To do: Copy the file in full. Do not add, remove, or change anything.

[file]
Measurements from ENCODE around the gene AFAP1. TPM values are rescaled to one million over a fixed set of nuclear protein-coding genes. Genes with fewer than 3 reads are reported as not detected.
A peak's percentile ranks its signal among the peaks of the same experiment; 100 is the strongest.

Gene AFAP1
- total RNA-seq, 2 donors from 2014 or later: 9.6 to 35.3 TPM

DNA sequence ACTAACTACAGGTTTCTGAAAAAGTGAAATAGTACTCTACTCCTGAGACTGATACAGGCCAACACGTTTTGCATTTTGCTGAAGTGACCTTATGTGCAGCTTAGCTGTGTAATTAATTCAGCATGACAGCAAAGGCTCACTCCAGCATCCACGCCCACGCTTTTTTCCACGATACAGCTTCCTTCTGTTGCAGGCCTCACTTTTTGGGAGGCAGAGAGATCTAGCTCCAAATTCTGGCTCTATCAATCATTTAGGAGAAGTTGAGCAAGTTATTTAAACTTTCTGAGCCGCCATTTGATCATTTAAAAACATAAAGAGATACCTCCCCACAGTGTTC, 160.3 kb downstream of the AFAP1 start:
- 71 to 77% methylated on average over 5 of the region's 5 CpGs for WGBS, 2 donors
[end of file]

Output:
Measurements from ENCODE around the gene AFAP1. TPM values are rescaled to one million over a fixed set of nuclear protein-coding genes. Genes with fewer than 3 reads are reported as not detected.
A peak's percentile ranks its signal among the peaks of the same experiment; 100 is the strongest.

Gene AFAP1
- total RNA-seq, 2 donors from 2014 or later: 9.6 to 35.3 TPM

DNA sequence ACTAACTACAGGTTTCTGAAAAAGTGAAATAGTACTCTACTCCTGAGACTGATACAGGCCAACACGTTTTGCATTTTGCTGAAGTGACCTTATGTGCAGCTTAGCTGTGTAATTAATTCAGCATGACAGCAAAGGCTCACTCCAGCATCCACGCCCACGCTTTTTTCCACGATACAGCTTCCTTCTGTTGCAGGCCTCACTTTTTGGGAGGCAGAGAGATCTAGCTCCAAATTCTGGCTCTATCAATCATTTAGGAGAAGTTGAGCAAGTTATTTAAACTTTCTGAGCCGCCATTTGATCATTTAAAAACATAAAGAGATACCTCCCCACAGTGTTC, 160.3 kb downstream of the AFAP1 start:
- 71 to 77% methylated on average over 5 of the region's 5 CpGs for WGBS, 2 donors